Daily Archive for February 10th, 2006


“Bring the blood to the wounded, not the other way around” was the premise of the Canadian doctor who invented the first mobile blood-transfusion unit. After cutting himself while performing an operation without gloves, he died of blood poisoning in 1939.


Cité-Soleil, in Haiti, despite its optimistic-sounding name, has borne the brunt of the violence. Port-au-Prince’s poorest suburb is a no-go zone even for the blue helmets, unless they are leading a raid to search for weapons. Last month only, 34 people were treated for gunshot wounds, 50% of them are women, children, and the elderly.


A man dies after struggling with the officers when they attempted to subdue him as he meandered drunkenly through the streets wearing only pajama pants and insulting passersby.


Danish Muslim imams or religious chiefs talk of reconciliation when speaking in Danish in Danish broadcasting networks. But in Arabic, according to press reports, when appearing on Arab radio stations they have been inciters of terrorism and religious hatred between Muslims and Christians.


In Afghanistan, the Talibans are reflecting on where to exhibit the severed head of president Karzai. In Beirut it is open season for Christians.


The government’s sudden closure of a company recently created to preserve cells from the umbilical cords of babies, days after a newspaper published the news that dozens of families are turning to foreign firms for this service, throws into relief a point of conflict between public interest and private law.


A 35-year-old unemployed single mother of three whildren who suffers from severe myopia appeals to the court after a doctor insists that she go ahead with the birth of her fourth child despite warnings from ophthalmologists that she could go blind.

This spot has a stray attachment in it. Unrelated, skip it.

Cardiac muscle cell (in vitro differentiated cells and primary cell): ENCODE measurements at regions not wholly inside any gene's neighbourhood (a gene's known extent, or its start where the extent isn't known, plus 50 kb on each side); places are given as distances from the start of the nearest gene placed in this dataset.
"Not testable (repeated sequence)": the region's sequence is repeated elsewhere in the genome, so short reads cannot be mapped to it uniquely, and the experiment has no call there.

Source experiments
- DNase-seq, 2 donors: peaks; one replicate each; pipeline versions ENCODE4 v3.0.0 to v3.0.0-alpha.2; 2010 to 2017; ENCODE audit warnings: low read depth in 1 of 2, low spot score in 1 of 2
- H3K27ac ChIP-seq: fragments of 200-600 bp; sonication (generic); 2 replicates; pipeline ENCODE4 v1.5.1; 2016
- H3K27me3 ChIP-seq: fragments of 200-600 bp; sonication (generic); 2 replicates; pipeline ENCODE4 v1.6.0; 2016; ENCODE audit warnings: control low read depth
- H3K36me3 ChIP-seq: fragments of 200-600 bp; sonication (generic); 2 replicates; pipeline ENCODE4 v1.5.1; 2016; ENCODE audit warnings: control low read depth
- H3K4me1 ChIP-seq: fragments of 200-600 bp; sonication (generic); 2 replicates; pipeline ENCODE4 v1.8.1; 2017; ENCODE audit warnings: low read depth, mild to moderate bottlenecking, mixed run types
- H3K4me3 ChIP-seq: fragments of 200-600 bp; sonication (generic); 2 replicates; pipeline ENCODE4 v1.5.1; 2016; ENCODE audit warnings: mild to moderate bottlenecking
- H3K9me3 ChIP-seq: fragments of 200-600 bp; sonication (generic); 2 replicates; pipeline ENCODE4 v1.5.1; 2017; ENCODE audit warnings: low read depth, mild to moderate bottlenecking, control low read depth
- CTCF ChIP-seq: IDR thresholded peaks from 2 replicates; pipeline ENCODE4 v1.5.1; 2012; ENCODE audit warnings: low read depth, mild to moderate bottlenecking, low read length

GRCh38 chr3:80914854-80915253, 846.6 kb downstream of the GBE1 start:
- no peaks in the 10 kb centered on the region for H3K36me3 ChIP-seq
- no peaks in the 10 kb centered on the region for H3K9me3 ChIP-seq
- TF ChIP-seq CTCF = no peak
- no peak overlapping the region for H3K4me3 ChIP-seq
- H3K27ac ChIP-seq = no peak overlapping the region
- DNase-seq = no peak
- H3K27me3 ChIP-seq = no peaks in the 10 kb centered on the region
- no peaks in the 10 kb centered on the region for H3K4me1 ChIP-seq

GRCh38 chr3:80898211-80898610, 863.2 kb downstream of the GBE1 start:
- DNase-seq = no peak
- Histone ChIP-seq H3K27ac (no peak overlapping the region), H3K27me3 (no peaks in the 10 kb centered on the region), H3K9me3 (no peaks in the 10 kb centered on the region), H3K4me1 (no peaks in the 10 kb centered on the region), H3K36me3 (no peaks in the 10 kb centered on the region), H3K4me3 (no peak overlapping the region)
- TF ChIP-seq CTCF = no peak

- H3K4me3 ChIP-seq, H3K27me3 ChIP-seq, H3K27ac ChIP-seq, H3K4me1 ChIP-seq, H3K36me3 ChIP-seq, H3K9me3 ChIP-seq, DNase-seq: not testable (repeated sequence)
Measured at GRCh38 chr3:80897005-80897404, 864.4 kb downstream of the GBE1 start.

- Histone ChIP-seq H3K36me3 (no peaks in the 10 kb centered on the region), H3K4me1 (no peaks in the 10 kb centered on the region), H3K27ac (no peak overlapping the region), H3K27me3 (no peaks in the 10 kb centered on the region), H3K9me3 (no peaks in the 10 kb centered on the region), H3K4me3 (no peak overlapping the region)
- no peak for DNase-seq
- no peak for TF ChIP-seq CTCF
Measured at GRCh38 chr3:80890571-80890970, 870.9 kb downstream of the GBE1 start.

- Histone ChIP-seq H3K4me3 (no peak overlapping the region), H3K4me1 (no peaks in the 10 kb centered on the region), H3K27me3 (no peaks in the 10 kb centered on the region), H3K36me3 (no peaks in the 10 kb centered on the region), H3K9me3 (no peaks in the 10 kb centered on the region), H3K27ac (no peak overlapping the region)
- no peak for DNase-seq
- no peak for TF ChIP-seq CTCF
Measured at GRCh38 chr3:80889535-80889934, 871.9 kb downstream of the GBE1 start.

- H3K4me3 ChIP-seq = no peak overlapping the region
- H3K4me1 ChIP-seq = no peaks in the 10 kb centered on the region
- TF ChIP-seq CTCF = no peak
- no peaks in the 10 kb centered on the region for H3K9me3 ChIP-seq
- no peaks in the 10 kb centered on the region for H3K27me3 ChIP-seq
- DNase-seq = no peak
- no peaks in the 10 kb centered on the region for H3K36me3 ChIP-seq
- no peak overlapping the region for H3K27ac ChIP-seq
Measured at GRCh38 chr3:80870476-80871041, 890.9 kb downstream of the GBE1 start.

A young woman with a hubba-hubba figure, a great smile, alabaster skin and dark, curly hair, died young, mysteriously and gruesomely. Photos of her corpse –torso cut in two, face slashed into a hideous mock of a grin- were suppressed, self-censored by the papers. She was known to friends as the Black Dahlia.


In the 1930s, Shanti, an Indian citizen, signs up to study dentistry in Germany and ends up joining the British troops during WWII. A Jewish woman from Berlin flees to London and there meets Shanti, who had been a boarder in her family home. They marry.


A central figure in the case of a mysterious writer comes forward to say that such writer does not exist and that the books published under that name were actually written by his ex girlfriend. She conducted telephone conversations as the writer with unwitting editors, using the voice of a young man with a West Virginia accent.